Bringing maker education and computational thinking to the classroom.
Weather Snapshot with the SparkFun micro:climate Kit
It is targeted for grade 7, but could work for grades 6 to 8.
earth & space
Using the SparkFun micro:climate Kit, students gather data about weather by using traditional weather observation tools such as an anemometer and wind vane and by using innovative technologies such as the SparkFun weather:bit, a SparkFun extension for the micro:bit, that students can easily program to collect real-time data about factors that affect weather such as temperature, pressure, humidity, precipitation, and wind.
micro:bit, weather, earth science, climate, climate change, STEM, environmental science, inquiry
Before completing this assignment students should be familiar with the capabilities of micro:bit and feel comfortable creating basic programs in the MakeCode environment. Try visiting the micro:bit MakeCode page and completing a few of the tutorials ahead of time.
Introduction / Motivation:
Today, we're going to explore weather monitoring tools. How many of you have ever watched a weather report on TV or looked one up online? Where do they get this information? Meteorologists, or people who study the weather, are able to create weather reports by tracking temperature, air pressure, wind speed and wind direction throughout the troposphere, or lowest level of the atmosphere. While we don't have access to all the tools they have, we can still create a station that will tell us about the weather near us. Today, we're going to analyze the tools available to us and discuss how they are similar to ones that meteorologists may use. Then, we will install our weather station and use the data it collects to become better informed about our own weather.
Before the Activity
With the Students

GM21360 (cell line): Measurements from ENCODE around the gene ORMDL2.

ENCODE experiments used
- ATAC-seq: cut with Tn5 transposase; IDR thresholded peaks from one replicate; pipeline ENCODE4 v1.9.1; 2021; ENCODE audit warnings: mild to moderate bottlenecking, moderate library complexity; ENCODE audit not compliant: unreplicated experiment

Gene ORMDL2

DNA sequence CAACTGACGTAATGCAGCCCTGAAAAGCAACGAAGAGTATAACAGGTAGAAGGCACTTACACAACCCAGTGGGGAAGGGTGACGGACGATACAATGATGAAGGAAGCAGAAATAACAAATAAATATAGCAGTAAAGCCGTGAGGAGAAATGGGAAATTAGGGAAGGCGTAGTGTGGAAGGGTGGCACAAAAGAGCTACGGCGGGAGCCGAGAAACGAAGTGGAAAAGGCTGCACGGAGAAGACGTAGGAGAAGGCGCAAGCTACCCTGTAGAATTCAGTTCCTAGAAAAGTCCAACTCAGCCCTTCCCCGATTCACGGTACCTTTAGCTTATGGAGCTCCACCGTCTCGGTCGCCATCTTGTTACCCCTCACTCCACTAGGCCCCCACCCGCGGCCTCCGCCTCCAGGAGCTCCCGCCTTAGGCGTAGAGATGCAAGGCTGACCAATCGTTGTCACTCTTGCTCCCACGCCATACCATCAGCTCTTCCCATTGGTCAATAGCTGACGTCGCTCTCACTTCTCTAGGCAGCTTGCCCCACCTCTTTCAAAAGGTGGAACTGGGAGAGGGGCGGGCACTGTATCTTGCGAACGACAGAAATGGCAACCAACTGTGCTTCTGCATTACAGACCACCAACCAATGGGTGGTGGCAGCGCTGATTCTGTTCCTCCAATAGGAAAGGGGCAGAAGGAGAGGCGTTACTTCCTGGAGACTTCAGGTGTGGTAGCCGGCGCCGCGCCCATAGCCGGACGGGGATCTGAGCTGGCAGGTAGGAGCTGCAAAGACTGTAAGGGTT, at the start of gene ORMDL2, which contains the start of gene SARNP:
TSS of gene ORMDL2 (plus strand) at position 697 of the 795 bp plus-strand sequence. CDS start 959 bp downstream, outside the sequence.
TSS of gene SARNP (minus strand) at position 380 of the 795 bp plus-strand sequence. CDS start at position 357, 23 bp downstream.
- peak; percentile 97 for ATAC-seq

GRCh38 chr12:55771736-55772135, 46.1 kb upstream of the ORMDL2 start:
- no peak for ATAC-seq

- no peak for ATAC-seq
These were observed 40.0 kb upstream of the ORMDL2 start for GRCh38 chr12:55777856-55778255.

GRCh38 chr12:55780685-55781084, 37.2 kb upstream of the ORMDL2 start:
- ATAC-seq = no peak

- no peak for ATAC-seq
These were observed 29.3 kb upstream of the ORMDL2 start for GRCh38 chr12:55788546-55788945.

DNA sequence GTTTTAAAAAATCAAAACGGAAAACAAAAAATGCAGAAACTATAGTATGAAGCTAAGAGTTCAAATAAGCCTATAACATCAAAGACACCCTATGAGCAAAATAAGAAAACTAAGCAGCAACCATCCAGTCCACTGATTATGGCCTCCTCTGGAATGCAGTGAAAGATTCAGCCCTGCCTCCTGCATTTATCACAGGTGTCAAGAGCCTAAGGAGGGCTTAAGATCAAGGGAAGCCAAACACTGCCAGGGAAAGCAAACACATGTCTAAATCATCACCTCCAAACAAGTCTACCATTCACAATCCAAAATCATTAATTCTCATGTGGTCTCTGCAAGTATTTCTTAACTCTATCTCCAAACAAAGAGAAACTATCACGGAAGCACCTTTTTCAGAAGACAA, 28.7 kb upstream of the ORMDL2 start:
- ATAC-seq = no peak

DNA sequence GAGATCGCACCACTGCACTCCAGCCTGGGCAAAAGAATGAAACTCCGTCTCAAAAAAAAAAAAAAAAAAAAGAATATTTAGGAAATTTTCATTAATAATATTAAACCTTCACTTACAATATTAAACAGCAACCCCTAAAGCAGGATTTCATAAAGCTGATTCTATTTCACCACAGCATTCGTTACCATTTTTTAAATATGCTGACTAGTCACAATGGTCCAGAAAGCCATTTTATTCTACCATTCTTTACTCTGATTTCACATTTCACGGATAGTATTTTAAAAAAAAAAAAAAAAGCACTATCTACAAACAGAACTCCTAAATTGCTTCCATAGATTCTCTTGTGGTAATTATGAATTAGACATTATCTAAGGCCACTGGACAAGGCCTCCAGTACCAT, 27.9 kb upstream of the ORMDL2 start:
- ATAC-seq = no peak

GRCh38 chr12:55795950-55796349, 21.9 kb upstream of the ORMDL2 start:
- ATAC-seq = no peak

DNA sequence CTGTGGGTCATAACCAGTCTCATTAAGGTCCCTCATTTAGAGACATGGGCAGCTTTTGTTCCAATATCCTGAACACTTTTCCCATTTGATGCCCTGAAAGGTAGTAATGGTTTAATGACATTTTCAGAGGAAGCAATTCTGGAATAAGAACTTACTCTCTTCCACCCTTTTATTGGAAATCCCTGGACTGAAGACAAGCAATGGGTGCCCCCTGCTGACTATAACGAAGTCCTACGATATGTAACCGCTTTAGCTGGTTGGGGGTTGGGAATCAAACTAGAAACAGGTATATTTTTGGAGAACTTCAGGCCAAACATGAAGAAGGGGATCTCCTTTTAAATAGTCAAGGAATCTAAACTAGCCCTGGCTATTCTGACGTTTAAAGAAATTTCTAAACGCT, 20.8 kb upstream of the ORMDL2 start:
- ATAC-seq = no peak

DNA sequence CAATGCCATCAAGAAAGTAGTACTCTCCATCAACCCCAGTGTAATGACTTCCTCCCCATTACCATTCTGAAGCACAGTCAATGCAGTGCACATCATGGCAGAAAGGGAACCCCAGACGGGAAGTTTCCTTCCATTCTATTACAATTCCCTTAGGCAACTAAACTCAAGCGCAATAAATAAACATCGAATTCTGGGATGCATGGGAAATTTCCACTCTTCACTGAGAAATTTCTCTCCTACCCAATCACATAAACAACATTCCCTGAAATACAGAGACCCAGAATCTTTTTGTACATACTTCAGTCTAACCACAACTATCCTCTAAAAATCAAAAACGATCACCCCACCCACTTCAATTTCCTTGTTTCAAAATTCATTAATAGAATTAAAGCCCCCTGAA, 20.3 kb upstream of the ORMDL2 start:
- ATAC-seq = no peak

Place the Weather Meter Outside
Note: This can be done before the lesson, but it is always more exciting if students are given the chance to experiment with it in the classroom before it is placed outside.
Tip: If you use the SparkFun enclosure, you’ll need to drill a hole in it to allow for airflow and exiting cables.
Note: The rain sensor measures the amount of rain that has fallen starting from when you start the program on your micro:bit. If you want to capture precipitation data while it’s raining, make sure the micro:bit and weather:bit are enclosed in a waterproof enclosure.
Tip: Not sure where to put your weather meters? The SparkFun micro:climate Kit includes hardware that makes it easy to mount the weather meters to a fence post.
Using Data From the Weather Meter
Once you've collected a day or more's worth of data from the micro:climate Kit, it is time to talk about the data in class.
Here’s where that adaptability mentioned at the beginning of this project and your expertise and classroom requirements come into play. Each educator teaches content in their own way, that’s why I’ve created an editable worksheet to accompany this project.
The questions here are meant to facilitate features of student performance for this standard such as making observations and recording data “either firsthand and/or from professional weather monitoring services.”
The worksheet is intentionally simple so that you can easily change or rearrange the elements to fit your class. If you’re an educator who uses the Google Drive suite of tools, you can open this document as a google doc here. Save it as a copy to your Google Drive to begin to make changes. If you have awesome PDF editing software, or you don’t want to make any changes and you just want to print out the worksheet, you can download the PDF version of this document here.
Tip: If you’re an educator who uses Google Docs with your students, you can delete the lines that are meant for writing on and have your students type their responses instead.
Here are some examples of how you might edit the worksheets to fit your students:
Tip: Add more lines for writing on to encourage longer student responses by right clicking (ctrl + click on mac) and selecting “add row below”.